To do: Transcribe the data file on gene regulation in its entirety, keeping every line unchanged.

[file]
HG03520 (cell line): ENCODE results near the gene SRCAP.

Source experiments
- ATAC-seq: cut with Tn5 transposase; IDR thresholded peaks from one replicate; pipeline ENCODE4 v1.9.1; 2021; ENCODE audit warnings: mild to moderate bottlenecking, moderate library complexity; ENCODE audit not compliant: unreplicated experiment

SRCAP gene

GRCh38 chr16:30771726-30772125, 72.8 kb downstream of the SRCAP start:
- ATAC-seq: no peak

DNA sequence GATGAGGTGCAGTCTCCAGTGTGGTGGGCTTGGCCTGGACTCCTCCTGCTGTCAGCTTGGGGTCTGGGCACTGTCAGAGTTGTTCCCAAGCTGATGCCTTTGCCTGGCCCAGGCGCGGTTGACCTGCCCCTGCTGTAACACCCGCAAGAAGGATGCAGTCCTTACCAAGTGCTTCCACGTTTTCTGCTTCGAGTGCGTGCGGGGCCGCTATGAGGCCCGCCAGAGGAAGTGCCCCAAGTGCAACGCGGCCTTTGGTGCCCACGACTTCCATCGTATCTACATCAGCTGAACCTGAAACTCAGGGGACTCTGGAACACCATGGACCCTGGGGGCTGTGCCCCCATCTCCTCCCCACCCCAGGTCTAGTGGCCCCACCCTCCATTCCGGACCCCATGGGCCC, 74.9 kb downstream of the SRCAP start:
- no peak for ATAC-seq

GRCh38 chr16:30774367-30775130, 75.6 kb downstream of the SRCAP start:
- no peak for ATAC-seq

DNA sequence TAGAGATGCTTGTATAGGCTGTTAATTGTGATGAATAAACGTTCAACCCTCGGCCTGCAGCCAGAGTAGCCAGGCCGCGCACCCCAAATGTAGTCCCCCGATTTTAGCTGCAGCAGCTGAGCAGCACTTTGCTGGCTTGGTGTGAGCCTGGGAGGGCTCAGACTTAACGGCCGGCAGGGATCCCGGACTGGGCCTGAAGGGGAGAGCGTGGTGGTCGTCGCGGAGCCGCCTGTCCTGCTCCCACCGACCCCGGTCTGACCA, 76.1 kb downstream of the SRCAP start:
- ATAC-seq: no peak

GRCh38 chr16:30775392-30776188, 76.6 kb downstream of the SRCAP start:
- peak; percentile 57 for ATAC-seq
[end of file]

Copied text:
HG03520 (cell line): ENCODE results near the gene SRCAP.

Source experiments
- ATAC-seq: cut with Tn5 transposase; IDR thresholded peaks from one replicate; pipeline ENCODE4 v1.9.1; 2021; ENCODE audit warnings: mild to moderate bottlenecking, moderate library complexity; ENCODE audit not compliant: unreplicated experiment

SRCAP gene

GRCh38 chr16:30771726-30772125, 72.8 kb downstream of the SRCAP start:
- ATAC-seq: no peak

DNA sequence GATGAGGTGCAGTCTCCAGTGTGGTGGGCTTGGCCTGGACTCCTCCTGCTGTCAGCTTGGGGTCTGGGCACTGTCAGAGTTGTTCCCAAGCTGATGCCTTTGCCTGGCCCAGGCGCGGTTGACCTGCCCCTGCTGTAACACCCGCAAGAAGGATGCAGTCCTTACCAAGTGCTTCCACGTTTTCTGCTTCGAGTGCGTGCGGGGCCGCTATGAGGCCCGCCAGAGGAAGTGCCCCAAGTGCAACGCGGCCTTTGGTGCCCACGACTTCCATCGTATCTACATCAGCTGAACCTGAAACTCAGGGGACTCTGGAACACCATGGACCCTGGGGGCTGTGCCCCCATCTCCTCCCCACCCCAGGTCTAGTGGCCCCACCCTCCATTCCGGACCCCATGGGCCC, 74.9 kb downstream of the SRCAP start:
- no peak for ATAC-seq

GRCh38 chr16:30774367-30775130, 75.6 kb downstream of the SRCAP start:
- no peak for ATAC-seq

DNA sequence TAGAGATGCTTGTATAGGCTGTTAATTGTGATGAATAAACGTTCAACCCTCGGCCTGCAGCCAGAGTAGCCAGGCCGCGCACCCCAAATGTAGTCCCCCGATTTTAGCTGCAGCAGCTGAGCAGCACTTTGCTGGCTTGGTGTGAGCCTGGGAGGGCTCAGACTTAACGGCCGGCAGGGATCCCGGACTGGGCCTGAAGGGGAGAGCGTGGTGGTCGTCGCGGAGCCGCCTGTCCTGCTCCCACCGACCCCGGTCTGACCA, 76.1 kb downstream of the SRCAP start:
- ATAC-seq: no peak

GRCh38 chr16:30775392-30776188, 76.6 kb downstream of the SRCAP start:
- peak; percentile 57 for ATAC-seq